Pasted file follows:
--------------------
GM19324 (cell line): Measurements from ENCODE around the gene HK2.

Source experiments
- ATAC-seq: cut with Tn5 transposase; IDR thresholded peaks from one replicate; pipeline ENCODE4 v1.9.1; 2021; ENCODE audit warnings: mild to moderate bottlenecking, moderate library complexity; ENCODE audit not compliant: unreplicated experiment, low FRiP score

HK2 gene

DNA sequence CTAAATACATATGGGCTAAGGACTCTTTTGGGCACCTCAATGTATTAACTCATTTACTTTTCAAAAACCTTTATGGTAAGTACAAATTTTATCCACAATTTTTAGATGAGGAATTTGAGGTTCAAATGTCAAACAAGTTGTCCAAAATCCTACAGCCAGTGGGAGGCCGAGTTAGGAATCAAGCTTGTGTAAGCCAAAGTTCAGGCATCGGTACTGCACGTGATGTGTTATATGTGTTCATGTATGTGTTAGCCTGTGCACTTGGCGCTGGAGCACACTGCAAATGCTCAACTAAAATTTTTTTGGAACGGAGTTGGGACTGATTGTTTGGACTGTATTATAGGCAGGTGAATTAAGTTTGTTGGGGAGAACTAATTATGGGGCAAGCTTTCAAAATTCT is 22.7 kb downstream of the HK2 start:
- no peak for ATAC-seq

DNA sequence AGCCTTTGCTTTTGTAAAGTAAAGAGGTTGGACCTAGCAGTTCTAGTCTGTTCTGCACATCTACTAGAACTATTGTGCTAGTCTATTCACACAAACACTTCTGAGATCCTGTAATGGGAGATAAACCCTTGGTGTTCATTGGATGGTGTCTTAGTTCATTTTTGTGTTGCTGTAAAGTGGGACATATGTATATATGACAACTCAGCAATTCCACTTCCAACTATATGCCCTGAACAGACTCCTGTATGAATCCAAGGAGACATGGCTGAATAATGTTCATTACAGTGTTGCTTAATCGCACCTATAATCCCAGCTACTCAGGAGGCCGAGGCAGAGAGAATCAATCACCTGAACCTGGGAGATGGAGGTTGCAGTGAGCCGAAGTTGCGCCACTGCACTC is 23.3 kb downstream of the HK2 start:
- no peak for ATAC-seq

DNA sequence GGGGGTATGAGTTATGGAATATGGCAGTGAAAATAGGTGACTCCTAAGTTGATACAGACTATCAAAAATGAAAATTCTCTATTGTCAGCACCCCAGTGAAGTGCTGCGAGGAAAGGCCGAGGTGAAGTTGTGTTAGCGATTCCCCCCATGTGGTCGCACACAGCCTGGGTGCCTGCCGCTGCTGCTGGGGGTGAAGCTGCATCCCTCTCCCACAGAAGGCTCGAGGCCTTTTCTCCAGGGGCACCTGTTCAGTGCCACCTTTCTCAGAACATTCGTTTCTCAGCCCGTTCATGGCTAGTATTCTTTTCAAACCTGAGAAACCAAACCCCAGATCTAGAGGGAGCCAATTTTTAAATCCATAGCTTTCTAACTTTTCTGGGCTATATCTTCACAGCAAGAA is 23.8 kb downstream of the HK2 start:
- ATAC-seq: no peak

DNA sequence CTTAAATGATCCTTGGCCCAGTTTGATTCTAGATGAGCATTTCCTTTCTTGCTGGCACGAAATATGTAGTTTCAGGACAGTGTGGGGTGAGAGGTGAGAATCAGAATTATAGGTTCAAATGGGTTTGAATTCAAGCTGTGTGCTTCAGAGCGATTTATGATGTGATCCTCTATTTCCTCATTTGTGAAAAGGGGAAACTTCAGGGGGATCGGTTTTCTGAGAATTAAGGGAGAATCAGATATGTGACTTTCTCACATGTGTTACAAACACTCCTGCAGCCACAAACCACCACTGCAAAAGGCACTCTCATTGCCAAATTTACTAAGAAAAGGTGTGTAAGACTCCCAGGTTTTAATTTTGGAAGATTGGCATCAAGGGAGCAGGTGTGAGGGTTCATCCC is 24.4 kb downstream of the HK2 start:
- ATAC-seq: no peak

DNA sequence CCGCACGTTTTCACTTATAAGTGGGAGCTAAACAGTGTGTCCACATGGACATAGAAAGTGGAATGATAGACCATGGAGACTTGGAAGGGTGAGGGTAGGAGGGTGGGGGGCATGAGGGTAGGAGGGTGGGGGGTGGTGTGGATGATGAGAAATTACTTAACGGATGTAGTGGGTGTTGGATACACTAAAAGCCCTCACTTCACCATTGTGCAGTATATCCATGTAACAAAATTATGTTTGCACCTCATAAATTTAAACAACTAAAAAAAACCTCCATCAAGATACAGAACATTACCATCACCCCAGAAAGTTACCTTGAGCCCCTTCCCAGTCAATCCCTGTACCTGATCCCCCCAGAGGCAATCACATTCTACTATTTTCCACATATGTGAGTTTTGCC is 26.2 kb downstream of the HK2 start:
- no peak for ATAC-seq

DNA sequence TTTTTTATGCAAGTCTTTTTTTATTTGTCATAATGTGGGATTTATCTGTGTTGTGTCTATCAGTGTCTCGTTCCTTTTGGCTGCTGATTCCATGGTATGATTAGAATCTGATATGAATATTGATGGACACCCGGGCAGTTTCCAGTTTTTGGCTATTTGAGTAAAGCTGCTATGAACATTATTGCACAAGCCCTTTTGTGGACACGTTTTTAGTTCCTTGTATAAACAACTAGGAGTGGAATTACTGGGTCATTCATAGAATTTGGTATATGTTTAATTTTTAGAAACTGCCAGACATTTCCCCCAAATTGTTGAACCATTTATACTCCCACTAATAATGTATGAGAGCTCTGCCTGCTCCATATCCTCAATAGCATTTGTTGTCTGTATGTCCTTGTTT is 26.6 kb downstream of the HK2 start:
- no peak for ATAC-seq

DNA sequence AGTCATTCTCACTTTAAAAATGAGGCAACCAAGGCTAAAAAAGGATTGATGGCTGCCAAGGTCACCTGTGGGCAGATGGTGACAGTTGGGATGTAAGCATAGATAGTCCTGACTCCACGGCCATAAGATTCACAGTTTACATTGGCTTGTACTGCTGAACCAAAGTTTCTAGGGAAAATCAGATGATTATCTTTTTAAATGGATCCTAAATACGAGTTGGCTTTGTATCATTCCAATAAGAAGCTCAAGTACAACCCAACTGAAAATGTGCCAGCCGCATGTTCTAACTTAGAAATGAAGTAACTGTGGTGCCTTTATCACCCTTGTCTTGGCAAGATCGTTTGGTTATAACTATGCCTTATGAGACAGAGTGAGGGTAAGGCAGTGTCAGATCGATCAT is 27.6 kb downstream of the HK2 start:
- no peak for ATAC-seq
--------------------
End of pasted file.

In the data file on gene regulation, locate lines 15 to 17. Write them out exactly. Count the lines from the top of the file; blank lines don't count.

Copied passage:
DNA sequence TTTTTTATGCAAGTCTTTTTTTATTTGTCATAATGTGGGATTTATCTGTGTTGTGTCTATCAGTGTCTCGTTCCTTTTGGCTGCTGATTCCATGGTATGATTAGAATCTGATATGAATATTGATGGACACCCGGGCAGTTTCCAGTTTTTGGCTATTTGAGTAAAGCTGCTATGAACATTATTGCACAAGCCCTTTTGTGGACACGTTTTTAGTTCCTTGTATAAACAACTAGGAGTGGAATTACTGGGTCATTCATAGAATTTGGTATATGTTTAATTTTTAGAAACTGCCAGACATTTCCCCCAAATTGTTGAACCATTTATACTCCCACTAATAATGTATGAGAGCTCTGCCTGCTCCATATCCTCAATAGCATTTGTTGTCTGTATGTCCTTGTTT is 26.6 kb downstream of the HK2 start:
- no peak for ATAC-seq

DNA sequence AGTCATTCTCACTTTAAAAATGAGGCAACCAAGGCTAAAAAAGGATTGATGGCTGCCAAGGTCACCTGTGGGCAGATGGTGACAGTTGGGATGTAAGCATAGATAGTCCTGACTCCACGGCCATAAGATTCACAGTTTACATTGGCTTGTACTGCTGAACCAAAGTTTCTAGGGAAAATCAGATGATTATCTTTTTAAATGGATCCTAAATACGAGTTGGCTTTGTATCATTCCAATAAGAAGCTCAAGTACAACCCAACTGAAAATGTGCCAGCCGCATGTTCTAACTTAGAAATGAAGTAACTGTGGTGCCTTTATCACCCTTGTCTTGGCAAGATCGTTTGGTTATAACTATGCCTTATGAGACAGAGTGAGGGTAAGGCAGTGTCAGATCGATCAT is 27.6 kb downstream of the HK2 start: